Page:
John de Lancie is set to star in Mosaic Theater Company’s production of Pulitzer Prize finalist Jon Robin Baitz’ Vicuña & The American Epilogue as Kurt Seaman, a Donald Trump-inspired real-estate tycoon prepping for his final presidential debate.
The satire, directed by Robert Egan, is an updated version of an acclaimed 2016 production, and features a world-premiere epilogue set 12 years into the future, reckoning with the devastation wrought by a reckless administration.
The original play was staged last year by Center Theatre Group in Los Angeles, and tells the story of what happens when the election spins out of control, and the candidate’s tailor and his apprentice are forced to examine their roles as his confidants and image-makers.
“Bob sent me this play and as I began reading it, I realized this was a major playwright deciding he was going to say something about what’s going on politically, so I read it very closely,” de Lancie says. “I thought, ‘he’s lending his voice to what he feels and I’m willing to lend my acting voice to that’ and that’s really how it all came about.”
Not that he didn’t have concerns about playing a Trump-inspired character.
“I didn’t want people to expect a Saturday Night Live thing,” de Lancie says. “The minute that was off the table, I was interested. I approached it like any role—every role has its own vibration and you try to find the most connection between what the character is and yourself so you end up really playing a part of yourself.”
de Lancie remembers making a comment to his wife when he first read the script that he would be touching his “inner vulgarity” but loved that the character had layers.
“He’s a very smart, dangerous guy, but it’s not Trump. It’s Trump-like, and there are certainly things that are recognizable,” he says. “This is what the art world is able to do. It’s able to throw a mirror up to nature and to give the audience the opportunity to observe what it’s like to go through it. I’m very interested to see how the audience responds to this.”
Vicuña & The American Epilogue
from Mosaic Theater Company of DC
closes December 3, 2017
Details and tickets
He himself is involved politically on a certain level, saying he spends a fair amount of time focusing on things that have to do with religion and science and believing there should in fact be a great gulf fixed between those two entities.
“This felt like a good fit for me,” de Lancie says. “Any good playwright, and I’m talking about the best, doesn’t just argue things from one point of view, so you are seeing things from different sides. My wife is very political and Left-leaning in her politics and she was bouncing up and down off the sofa saying, ‘you won’t believe this!’ She said people are going to believe this, and it’s good writing in that respect.”
de Lancie has a theatrical resume that would make many jealous. He’s been a company member of the American Shakespeare Company, the Seattle Repertory Company, the South Coast Repertory, the Mark Taper Forum, and the Old Globe.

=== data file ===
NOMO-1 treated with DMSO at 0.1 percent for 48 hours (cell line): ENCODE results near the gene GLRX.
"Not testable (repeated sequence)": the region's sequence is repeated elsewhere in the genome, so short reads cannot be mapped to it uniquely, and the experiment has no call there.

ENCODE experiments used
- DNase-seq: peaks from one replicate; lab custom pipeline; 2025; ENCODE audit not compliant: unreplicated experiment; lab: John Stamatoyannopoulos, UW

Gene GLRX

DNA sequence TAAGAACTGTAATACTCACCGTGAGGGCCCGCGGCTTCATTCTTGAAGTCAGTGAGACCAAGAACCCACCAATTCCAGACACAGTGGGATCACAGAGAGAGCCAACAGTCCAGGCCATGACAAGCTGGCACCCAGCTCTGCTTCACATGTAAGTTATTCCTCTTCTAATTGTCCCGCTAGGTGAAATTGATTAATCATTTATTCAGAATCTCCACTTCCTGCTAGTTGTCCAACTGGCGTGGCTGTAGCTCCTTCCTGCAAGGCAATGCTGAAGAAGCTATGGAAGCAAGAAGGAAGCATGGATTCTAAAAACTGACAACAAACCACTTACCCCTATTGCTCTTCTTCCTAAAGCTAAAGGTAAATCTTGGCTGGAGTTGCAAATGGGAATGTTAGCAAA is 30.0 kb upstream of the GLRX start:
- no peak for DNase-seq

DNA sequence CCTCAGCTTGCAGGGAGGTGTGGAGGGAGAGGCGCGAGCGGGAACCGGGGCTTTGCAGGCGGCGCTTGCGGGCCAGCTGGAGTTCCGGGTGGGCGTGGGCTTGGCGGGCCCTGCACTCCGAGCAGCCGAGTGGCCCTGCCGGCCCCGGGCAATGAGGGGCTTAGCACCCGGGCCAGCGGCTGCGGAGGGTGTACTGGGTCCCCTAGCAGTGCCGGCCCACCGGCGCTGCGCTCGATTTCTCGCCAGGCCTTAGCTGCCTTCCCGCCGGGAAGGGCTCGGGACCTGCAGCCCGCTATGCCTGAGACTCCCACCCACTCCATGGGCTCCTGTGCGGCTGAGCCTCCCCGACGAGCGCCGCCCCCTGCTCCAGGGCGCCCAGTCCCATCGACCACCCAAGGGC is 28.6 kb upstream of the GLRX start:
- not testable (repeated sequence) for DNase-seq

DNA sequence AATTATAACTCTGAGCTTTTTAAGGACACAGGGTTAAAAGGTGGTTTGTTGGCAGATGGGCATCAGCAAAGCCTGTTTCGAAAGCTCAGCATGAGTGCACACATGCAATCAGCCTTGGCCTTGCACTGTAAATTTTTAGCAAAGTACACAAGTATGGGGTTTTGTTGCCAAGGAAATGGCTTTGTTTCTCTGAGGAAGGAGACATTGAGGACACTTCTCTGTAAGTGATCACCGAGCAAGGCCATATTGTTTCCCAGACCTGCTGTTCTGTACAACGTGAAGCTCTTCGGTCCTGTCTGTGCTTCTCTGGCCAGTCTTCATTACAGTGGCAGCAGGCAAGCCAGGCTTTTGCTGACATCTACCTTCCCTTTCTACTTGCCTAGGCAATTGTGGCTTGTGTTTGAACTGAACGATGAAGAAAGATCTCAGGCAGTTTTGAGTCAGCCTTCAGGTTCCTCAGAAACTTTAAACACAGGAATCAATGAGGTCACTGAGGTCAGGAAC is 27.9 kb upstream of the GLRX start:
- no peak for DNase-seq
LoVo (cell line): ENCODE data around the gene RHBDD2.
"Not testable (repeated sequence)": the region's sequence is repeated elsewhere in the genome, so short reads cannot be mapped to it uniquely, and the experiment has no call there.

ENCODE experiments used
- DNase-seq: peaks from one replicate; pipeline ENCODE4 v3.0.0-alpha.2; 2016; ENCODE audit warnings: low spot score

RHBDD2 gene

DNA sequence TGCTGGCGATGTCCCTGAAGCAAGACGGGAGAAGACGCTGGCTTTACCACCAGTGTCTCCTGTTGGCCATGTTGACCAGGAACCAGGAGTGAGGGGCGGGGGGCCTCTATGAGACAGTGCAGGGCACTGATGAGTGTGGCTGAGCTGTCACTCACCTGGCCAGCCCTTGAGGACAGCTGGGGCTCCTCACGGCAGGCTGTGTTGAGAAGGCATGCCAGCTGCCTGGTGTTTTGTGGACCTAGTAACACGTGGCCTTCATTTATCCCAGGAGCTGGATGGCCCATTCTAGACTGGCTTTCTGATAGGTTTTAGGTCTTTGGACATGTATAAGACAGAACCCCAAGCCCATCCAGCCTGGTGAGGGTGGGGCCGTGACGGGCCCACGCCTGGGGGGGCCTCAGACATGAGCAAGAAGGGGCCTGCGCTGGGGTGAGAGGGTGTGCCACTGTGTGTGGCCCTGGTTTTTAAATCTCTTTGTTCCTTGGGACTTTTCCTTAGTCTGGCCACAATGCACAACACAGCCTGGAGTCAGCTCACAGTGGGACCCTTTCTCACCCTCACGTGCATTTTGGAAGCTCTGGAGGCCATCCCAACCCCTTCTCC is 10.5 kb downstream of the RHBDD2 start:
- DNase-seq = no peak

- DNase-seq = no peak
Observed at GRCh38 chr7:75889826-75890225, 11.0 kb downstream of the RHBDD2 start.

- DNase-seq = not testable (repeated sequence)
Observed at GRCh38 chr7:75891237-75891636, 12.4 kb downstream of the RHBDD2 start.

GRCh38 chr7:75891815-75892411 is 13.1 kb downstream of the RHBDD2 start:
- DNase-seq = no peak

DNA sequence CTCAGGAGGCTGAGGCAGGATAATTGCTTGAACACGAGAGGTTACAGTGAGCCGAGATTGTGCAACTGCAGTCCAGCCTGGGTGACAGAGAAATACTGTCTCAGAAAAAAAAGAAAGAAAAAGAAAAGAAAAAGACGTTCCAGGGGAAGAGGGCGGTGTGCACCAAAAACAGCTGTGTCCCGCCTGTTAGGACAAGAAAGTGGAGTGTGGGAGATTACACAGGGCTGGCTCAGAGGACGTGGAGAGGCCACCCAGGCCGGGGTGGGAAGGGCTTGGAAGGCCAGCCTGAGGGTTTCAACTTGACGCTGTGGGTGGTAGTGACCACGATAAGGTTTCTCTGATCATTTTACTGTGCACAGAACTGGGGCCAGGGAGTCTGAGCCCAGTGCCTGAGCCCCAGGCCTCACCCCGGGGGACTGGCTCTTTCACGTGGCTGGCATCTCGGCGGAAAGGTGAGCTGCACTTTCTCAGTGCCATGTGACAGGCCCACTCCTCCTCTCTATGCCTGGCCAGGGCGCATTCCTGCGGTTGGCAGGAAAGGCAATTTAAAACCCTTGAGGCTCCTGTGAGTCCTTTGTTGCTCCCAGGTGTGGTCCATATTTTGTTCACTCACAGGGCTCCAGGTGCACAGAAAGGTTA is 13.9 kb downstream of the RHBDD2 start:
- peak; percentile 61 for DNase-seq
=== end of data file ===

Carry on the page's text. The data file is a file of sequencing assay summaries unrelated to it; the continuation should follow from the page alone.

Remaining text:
He’s also racked up quite a career on television, recurring as Donald Margolis in Breaking Bad and appearing in everything from The West Wing to The Practice to NYPD Blue.
Still, the role de Lancie is approached almost regularly about is the lovable, off-beat inventor Eugene Bradford from Days of Our Lives, which he played starting in 1985.
“Some people try to hide the fact that they were on a soap, but I had just a great time and always had good feelings about that show,” he says. “I got hired to do essentially five days; I was the red herring psychopath. I looked at the show and realized what they needed was a comedian, and I knew I could do what the script required, but still do it with a little bit of a twinkle.”
At the end of his week of work, de Lancie was approached in the parking lot by the producers asking him to come back, and he went on to become a fan favorite for several years, still beloved to this day.
That gig also led to the actor to booking another of his most memorable roles—the nefarious Q in Star Trek: The Next Generation, which he reprised in both Star Trek: Deep Space Nine and Star Trek: Voyager.
“I was in the middle of a play and didn’t ’t go to the first audition, but my agent said a producer kept calling asking for me, so finally I went in and this guy walks out and says, ‘you make my words sound better than they are,’ and it was Gene Roddenberry,” de Lancie says. “Another guy came up to me and said I was there because of him: ‘This is a payback. I was flat on my back with a quadruple bypass operation and every day you would come on and you would make me laugh when I thought I was going to die.’”
This is de Lancie’s first acting job in D.C., and the timing couldn’t have been better for him as his oldest son just moved here after being out of the country for eight years, and coincidentally, his youngest son just moved to the area for a while.
Joining de Lancie in the show are Brian George as Iranian bespoke tailor Anselm, Laura C. Harris as the candidate’s daughter, Srilanka, and Kimberly Schraf as Senator Kitty Finch-Gibbon, head of the Republican National Committee.